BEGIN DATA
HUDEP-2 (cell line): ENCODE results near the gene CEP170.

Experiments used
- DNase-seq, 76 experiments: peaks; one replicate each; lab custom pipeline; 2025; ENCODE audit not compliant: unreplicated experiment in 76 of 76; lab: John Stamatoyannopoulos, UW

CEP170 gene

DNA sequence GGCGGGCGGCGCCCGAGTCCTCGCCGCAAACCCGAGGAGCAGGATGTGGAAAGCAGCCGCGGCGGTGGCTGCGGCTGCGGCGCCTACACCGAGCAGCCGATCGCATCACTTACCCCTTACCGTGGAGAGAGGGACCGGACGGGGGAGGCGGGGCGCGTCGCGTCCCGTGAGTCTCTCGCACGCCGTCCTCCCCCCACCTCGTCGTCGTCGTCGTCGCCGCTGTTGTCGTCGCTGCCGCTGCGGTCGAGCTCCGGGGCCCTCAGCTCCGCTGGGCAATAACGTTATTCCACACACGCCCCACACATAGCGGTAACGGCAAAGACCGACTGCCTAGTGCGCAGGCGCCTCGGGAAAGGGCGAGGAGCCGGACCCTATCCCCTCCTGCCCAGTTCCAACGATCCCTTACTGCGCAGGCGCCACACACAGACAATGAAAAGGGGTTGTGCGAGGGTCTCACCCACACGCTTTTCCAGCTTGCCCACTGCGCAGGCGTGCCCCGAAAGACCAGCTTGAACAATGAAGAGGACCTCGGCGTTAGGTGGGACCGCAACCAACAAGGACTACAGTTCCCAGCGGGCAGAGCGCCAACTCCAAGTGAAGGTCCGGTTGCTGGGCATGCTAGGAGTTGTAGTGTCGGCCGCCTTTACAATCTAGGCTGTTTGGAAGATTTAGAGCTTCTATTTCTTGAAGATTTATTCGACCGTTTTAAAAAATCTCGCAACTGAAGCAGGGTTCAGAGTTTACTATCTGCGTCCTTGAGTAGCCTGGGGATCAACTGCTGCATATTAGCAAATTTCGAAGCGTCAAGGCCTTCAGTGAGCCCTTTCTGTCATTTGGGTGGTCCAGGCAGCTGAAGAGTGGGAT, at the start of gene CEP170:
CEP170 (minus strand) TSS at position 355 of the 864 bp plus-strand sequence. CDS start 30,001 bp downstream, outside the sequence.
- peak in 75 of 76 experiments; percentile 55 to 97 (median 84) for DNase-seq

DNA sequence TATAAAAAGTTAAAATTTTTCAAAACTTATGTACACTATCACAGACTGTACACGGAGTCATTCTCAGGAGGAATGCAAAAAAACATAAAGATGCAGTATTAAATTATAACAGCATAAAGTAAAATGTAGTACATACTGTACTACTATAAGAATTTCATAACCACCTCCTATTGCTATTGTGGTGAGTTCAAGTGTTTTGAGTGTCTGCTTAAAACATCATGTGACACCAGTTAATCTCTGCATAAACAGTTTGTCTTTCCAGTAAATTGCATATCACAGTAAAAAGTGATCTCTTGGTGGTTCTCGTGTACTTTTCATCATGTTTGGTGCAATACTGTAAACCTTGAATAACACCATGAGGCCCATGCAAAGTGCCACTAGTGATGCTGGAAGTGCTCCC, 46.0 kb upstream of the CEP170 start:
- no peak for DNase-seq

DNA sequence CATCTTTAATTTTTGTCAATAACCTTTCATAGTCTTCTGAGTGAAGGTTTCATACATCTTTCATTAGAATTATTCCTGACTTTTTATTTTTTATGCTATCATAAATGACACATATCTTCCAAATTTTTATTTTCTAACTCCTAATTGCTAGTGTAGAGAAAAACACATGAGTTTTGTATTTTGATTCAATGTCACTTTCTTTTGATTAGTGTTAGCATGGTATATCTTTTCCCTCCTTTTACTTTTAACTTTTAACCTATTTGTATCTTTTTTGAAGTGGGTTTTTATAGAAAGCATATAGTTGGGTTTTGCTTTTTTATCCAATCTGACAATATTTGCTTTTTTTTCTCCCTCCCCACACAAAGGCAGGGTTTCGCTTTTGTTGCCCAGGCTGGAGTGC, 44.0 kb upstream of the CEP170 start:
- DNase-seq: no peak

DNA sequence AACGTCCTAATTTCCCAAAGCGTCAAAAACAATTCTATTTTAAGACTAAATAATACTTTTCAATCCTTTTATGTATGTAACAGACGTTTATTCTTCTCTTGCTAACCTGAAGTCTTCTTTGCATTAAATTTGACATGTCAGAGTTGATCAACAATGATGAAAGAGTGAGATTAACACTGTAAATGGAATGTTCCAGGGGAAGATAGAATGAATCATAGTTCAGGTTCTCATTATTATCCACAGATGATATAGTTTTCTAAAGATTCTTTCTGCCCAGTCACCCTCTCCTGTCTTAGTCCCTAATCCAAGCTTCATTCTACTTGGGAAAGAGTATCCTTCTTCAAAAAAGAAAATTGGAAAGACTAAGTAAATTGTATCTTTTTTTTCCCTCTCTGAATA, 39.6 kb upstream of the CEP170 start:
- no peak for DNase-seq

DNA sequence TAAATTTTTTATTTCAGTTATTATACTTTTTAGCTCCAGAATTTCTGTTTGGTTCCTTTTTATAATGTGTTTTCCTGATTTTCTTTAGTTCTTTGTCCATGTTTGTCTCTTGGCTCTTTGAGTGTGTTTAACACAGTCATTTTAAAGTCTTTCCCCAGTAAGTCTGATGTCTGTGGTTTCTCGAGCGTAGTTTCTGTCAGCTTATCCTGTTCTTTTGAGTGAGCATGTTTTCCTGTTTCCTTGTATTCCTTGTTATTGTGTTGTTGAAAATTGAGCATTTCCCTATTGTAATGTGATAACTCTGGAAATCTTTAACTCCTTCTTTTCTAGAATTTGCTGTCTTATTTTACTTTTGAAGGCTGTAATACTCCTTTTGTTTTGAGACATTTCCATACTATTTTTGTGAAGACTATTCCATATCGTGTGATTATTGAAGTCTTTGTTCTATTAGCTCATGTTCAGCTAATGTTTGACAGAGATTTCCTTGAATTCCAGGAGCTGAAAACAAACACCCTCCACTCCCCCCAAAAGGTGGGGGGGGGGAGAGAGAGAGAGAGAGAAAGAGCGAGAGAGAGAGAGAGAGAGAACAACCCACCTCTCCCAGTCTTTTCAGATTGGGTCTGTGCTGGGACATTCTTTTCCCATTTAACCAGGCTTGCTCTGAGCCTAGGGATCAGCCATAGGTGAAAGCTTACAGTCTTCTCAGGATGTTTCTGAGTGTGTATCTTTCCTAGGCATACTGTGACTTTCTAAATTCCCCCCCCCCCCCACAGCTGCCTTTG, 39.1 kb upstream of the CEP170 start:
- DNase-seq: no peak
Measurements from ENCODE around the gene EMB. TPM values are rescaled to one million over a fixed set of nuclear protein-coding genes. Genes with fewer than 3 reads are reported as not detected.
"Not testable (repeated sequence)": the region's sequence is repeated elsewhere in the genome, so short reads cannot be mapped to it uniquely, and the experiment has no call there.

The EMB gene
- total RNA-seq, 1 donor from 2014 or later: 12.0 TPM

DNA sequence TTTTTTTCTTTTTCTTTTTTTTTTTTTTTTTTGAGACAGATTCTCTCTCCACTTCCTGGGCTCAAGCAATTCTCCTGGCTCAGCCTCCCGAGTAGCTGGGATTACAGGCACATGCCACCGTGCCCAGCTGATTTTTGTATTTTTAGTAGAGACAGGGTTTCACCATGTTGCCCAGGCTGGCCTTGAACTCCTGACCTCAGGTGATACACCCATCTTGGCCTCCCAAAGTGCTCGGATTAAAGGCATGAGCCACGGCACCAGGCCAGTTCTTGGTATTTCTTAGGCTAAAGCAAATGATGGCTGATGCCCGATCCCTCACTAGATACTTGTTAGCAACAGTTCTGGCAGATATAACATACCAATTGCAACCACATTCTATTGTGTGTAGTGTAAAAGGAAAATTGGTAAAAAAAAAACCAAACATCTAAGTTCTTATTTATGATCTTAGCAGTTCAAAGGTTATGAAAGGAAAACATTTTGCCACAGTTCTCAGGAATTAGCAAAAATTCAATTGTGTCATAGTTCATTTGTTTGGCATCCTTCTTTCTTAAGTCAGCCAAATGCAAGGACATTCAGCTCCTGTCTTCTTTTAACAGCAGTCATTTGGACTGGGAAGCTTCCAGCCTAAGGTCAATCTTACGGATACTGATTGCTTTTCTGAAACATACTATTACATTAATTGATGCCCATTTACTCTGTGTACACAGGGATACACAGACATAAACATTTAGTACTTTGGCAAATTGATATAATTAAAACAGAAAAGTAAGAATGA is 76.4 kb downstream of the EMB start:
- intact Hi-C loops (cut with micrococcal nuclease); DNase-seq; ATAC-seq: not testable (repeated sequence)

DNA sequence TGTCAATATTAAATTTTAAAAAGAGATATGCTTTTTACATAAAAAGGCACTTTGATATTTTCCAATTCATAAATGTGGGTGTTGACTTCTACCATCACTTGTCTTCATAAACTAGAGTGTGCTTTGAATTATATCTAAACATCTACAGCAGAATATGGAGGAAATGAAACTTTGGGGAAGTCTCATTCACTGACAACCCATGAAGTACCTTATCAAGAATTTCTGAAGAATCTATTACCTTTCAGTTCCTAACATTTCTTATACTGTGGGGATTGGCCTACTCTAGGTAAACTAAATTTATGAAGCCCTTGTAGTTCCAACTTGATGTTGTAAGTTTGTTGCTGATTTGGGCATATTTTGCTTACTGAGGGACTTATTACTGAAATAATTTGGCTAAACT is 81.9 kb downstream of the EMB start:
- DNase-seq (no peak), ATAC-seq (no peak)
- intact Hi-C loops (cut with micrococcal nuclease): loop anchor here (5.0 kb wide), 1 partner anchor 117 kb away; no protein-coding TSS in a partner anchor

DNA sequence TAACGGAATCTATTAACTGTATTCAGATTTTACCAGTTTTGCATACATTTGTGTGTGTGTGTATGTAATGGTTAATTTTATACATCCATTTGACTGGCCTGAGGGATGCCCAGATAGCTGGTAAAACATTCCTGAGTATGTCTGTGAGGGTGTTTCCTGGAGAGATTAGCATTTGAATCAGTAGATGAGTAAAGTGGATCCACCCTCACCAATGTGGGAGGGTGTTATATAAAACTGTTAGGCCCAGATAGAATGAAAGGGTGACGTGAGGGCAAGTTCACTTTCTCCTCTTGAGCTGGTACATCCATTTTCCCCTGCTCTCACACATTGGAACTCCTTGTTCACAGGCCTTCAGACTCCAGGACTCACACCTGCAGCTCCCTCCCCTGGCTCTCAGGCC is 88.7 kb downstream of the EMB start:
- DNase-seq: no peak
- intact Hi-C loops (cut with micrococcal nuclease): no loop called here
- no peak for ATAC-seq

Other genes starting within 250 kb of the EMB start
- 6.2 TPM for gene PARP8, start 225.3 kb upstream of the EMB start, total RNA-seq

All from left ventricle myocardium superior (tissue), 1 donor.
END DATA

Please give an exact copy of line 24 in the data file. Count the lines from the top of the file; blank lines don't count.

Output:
- intact Hi-C loops (cut with micrococcal nuclease): loop anchor here (5.0 kb wide), 1 partner anchor 117 kb away; no protein-coding TSS in a partner anchor